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Hitherto, it has been held in a beguilingly salubrious tent across from its new home at the newly built Palm Beach County Convention Center. There was some nostalgia for the tent, but when the new fair was unveiled at the vernissage on January 29 there was a definite wow! factor.

The fair looked stunning with ample stand space and an elegant, glamorous layout. By the time the fair closed on February 8, enough of the 88 exhibiting dealers, who included a good number of the world’s finest, had done enough business to prove the event had substance as well as style.

Glamour, as you might expect from the world’s richest resort, has always seemed to me a major factor in this fair’s rapid rise. It was first staged eight years ago by the controversial entrepreneur David Lester, whose evangelical style of selling and promotion may have seemed occasionally to verge on the psychotic but certainly proved effective.

Lester had a vision that this stretch of Florida’s Golden Coast, which from Christmas to Easter must have the greatest concentration of disposable income in the world, could sustain a serious art fair.

When the event was bought three years ago by the Daily Mail Group, its future seemed more or less assured. The new owner’s desire for a top-of-the-tree international fair backed by vast resources did not absolutely guarantee success, but it boded well.

However, in the adverse economic circumstances of the past couple of years, there were difficulties, although the fair always retained its retinue of very top exhibitors.

This year, the fair was back up to a healthy tally of 88 standholders and they made sufficient sales to make it likely that the fair will only grow from here.

Certainly this year’s staging marked a new era. David Lester was well out of the frame and the new organiser Lorenzo Rudolf emphasised he would “have to rebuild confidence and reorganise” in the post-Lester era.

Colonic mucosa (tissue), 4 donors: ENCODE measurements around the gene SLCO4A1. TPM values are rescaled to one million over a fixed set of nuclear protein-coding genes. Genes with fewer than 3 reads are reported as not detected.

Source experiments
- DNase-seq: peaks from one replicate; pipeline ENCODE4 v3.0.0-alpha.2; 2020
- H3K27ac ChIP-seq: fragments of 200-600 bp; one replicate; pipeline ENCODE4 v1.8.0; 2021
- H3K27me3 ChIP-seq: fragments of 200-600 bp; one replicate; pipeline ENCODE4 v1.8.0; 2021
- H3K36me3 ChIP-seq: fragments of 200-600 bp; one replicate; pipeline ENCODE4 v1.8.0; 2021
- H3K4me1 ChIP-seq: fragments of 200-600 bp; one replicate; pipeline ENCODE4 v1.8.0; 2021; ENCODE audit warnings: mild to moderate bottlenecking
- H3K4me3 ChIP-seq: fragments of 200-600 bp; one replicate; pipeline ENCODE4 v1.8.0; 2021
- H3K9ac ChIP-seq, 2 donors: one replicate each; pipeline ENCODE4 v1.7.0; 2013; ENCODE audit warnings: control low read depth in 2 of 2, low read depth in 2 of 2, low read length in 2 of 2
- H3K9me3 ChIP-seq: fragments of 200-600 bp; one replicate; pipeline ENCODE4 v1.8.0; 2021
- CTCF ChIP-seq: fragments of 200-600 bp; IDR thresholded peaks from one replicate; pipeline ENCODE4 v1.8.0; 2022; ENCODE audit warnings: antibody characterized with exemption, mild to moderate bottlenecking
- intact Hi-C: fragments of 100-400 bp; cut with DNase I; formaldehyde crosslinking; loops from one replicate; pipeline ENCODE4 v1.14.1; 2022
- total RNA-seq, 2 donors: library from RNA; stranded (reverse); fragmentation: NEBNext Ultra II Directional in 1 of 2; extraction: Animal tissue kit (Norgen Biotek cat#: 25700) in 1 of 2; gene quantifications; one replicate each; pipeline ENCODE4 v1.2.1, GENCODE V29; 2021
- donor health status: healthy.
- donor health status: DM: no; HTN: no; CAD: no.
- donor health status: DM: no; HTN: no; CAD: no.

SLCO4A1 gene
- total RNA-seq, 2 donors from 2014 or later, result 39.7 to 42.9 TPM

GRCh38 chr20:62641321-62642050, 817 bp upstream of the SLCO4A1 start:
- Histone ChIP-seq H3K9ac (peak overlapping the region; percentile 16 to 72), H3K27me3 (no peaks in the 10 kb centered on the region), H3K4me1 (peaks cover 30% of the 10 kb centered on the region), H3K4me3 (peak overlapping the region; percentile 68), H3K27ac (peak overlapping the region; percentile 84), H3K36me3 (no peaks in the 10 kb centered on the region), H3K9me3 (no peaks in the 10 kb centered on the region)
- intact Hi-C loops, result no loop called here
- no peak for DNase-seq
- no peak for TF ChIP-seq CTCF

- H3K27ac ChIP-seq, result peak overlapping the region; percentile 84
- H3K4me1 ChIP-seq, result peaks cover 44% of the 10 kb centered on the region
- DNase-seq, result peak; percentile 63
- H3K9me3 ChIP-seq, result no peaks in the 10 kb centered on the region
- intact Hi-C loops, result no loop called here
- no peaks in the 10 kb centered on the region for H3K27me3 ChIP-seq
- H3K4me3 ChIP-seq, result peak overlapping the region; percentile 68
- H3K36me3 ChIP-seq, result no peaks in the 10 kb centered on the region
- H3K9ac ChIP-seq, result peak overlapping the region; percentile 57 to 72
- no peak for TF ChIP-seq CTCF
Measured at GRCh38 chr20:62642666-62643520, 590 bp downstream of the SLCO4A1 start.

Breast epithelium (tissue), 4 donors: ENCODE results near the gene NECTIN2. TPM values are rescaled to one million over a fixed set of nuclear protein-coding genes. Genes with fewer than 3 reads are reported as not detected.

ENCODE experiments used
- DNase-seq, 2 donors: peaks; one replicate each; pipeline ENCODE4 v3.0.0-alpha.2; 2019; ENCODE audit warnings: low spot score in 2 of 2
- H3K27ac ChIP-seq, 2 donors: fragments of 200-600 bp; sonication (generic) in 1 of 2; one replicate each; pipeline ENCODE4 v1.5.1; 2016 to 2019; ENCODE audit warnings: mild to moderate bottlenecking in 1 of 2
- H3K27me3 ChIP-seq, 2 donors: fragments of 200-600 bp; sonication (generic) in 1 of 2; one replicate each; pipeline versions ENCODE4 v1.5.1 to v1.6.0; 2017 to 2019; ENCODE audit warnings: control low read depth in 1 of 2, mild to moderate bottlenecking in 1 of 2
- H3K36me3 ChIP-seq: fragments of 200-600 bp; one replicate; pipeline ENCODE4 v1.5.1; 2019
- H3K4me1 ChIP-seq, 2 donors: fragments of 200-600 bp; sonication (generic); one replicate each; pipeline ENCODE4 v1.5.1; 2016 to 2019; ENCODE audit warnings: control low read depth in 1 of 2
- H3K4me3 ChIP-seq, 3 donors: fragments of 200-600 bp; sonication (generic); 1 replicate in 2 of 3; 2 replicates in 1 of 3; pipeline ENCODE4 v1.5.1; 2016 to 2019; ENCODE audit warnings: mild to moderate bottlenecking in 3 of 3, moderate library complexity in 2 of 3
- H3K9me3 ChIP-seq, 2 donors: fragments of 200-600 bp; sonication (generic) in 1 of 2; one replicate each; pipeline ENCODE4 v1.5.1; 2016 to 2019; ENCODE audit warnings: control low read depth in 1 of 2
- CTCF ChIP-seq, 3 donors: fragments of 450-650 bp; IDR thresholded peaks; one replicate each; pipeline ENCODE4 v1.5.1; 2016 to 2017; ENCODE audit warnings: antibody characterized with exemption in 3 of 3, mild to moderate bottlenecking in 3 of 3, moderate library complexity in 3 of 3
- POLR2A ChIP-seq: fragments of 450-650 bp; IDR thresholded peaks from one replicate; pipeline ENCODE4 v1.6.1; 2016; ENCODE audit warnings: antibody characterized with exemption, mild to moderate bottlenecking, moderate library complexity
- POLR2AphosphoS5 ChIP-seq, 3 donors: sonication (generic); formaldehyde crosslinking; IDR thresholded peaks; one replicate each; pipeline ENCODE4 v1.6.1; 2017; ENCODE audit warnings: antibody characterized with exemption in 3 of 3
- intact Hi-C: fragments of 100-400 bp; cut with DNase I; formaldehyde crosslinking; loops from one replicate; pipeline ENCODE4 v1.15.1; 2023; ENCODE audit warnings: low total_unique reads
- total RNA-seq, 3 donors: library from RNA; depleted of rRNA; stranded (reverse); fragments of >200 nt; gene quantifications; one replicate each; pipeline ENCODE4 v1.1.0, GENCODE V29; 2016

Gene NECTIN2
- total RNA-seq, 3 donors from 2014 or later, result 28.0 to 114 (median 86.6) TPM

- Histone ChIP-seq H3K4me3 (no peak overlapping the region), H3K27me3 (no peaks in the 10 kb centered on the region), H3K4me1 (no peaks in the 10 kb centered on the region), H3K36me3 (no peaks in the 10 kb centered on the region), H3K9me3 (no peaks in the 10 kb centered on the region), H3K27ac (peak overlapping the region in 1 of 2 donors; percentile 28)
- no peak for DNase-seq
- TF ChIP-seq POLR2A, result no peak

Rudolf has an impressive pedigree, including Art Basel and the Frankfurt Book Fair. Being Palm Beach, this fair will always have a decorative edge but the new organiser is determined to give it a more academic backbone and a core of Old Masters.

That intention was apparent this year with the fair’s promotion centred on Maastricht dealer Robert Noortman’s Rembrandt, priced at $25m.

Incidentally, Donald Trump did not, as rumoured, buy the Rembrandt, but he did seriously look at it. Trump is the kind of buyer you see here, along with many other super-rich American names that come to mind.
Paintings sold well, with Richard Green, Noortman, Bernheimer-Colnaghi and MacConnall-Mason selling extremely well. Certainly millions of dollars were taken by individual art dealers.
Art Deco and 20 century design sold spectacularly well and while some period furniture struggled there were sales and some very notable after-sales in the period furniture department.

The fair had a better balance than ever this year with the welcome addition of tribal art and icons, both of which enjoyed significant sales. The aim of the owners is to go even further upmarket and increase the quota of top dealers and top stock.

To this end, the fair has created a new advisory committee of exhibitors comprising, among others, Veronique Bamps, Konrad Bernheimer, Peter Finer, Henry Neville, Robert Noortman, Benjamin Steinitz, David Mason Jr and Axel Vervoordt.

And by next year, expect the inclusion of some high-end Contemporary art to further enhance the status of the fair.

Not everyone enjoyed good sales, but I think everyone had a good fair, and the top names will be back.

On a more mundane level, if Lorenzo Rudolf continues to combine his lofty ambitions with keeping down costs, he is on to a real winner.

He surprised a few of us when he revealed that this year’s stand rates were the same as last year’s, and he hoped to maintain them at that level next year. A good start for what is destined to become an American Classic.